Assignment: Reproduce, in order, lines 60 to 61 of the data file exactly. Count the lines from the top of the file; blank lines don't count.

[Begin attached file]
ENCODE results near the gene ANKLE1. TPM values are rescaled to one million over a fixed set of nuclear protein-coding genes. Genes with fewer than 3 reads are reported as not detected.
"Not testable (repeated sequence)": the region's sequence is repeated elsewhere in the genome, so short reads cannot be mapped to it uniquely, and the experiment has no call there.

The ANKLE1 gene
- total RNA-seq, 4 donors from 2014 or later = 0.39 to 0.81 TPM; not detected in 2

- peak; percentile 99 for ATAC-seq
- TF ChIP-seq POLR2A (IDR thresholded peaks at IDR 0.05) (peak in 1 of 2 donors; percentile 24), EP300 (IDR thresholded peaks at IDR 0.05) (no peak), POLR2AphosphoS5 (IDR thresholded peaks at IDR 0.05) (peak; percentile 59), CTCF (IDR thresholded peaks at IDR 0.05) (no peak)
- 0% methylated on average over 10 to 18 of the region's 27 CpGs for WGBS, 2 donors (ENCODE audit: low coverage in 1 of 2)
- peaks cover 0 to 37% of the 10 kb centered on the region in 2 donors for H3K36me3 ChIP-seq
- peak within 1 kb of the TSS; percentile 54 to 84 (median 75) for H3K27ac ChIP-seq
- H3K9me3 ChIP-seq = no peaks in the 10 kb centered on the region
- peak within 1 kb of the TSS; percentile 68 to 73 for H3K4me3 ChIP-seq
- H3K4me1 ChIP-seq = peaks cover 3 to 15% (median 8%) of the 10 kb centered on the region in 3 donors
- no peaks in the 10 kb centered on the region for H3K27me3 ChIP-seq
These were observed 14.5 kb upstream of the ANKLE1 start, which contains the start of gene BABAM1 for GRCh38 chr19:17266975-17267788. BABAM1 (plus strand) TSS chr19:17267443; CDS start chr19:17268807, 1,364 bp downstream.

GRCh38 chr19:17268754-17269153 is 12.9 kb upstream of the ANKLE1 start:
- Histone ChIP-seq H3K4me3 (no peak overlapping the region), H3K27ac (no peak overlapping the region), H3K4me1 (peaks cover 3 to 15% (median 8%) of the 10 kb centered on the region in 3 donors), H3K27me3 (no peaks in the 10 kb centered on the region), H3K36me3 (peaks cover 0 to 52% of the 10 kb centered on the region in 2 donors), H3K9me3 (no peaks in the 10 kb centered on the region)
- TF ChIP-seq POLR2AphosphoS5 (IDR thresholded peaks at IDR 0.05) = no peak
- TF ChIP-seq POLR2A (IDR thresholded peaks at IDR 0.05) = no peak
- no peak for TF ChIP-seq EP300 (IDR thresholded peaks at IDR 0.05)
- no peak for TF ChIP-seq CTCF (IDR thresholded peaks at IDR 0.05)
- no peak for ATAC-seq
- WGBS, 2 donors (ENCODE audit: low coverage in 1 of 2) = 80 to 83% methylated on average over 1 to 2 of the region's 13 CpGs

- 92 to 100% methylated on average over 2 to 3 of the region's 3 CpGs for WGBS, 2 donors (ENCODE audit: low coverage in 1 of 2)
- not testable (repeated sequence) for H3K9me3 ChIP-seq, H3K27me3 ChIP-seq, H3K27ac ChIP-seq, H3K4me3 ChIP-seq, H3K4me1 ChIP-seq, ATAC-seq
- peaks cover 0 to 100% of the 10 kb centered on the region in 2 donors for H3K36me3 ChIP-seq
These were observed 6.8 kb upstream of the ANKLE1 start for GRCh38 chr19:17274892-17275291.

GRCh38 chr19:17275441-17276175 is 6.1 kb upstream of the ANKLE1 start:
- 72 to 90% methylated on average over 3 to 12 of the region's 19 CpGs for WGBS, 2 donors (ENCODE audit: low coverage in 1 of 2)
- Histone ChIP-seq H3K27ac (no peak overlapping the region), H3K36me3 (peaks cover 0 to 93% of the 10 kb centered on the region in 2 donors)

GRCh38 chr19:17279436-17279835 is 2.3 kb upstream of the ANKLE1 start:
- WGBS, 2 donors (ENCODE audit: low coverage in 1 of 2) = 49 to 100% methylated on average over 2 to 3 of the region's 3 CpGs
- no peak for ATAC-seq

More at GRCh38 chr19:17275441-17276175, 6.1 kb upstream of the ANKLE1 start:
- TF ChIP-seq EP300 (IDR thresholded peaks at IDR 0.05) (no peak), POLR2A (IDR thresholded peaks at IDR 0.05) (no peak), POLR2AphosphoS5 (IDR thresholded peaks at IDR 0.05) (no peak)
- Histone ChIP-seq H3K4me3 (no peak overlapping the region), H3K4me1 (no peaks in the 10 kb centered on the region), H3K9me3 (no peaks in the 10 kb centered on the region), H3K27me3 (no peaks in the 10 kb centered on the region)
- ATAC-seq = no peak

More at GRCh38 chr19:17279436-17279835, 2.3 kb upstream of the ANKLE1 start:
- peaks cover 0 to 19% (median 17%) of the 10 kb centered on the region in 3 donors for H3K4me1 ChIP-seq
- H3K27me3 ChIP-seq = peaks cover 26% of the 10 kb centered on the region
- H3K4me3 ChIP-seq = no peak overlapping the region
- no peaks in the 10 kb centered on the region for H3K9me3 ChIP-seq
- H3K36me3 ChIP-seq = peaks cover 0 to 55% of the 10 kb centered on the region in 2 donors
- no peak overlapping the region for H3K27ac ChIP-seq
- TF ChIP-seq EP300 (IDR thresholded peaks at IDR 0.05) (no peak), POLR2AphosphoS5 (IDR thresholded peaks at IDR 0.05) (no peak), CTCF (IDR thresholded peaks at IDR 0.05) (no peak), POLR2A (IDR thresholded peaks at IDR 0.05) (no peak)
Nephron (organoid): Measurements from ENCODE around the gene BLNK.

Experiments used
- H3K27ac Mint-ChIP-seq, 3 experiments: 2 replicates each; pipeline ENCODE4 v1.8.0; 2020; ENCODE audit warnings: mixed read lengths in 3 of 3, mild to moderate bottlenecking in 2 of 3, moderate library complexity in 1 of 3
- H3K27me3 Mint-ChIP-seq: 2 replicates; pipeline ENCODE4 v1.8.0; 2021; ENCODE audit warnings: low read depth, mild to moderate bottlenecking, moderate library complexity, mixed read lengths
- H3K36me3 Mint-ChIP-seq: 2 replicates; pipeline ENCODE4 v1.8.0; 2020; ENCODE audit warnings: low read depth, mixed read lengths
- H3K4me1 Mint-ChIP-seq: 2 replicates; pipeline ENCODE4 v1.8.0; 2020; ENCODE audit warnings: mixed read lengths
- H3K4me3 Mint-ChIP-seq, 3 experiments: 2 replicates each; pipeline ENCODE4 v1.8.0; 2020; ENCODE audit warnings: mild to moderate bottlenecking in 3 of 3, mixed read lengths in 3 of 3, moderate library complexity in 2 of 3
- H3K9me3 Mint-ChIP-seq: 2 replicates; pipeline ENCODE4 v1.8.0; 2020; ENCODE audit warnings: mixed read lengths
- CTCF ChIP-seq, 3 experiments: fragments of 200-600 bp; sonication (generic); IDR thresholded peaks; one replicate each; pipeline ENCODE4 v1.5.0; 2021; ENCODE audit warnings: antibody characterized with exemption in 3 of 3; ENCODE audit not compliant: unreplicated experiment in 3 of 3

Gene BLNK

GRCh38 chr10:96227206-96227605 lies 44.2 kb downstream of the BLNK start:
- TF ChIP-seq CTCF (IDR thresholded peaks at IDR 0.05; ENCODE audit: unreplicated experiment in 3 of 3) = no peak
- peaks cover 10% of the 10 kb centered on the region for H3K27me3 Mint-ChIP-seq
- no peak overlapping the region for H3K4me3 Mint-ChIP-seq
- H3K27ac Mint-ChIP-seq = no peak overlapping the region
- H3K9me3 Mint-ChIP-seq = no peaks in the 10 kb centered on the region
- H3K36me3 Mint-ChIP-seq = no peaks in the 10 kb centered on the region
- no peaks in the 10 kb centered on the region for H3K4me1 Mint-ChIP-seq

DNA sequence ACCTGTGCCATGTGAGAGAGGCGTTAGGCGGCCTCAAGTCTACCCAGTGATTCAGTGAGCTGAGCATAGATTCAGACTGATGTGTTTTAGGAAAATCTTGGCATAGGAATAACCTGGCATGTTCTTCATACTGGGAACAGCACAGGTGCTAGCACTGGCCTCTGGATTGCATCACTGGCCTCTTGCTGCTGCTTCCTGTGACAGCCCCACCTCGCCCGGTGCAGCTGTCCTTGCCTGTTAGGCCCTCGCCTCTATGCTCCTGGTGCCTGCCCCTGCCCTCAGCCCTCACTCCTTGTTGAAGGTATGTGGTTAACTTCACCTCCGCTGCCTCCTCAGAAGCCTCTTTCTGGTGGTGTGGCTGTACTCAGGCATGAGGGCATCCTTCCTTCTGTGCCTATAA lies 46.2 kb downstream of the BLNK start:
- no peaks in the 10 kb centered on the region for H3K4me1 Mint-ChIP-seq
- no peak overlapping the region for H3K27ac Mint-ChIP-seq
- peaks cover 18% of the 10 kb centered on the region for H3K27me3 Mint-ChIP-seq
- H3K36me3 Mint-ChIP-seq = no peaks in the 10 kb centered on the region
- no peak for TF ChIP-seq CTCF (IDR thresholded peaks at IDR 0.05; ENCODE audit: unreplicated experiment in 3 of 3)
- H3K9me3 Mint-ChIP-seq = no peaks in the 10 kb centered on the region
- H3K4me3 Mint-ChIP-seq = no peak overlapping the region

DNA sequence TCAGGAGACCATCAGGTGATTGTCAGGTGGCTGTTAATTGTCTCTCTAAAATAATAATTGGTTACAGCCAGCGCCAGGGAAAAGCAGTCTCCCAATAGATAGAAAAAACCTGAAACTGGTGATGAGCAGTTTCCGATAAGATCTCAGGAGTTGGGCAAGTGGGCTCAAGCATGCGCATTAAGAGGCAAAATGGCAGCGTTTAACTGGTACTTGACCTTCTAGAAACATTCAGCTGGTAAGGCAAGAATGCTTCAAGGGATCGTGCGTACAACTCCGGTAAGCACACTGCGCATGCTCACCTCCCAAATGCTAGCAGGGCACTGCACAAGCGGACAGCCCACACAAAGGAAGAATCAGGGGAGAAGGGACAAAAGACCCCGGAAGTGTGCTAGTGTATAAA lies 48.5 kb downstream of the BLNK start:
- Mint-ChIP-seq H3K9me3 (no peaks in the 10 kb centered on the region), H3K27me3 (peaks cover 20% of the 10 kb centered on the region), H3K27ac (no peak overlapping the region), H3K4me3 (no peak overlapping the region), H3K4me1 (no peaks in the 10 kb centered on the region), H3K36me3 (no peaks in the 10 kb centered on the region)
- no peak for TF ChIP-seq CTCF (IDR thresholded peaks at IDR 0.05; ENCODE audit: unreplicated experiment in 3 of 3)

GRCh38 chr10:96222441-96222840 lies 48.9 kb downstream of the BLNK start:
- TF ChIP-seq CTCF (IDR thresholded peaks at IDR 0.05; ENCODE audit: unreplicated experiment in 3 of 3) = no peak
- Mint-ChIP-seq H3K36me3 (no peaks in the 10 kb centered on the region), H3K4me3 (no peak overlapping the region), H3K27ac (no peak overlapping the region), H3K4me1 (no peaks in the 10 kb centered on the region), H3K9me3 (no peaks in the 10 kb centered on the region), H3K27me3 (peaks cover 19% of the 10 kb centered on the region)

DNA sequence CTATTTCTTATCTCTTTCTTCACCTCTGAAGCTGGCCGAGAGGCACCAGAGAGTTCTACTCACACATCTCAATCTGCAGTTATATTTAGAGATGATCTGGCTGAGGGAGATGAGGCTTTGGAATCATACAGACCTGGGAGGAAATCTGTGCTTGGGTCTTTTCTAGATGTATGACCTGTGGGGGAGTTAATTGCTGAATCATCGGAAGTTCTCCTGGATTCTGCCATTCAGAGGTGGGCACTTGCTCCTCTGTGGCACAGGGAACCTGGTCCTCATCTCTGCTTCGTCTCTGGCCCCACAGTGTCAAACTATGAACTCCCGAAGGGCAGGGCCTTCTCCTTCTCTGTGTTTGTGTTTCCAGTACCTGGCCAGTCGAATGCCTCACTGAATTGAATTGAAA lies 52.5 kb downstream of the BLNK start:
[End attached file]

- H3K9me3 Mint-ChIP-seq = no peaks in the 10 kb centered on the region
- H3K36me3 Mint-ChIP-seq = no peaks in the 10 kb centered on the region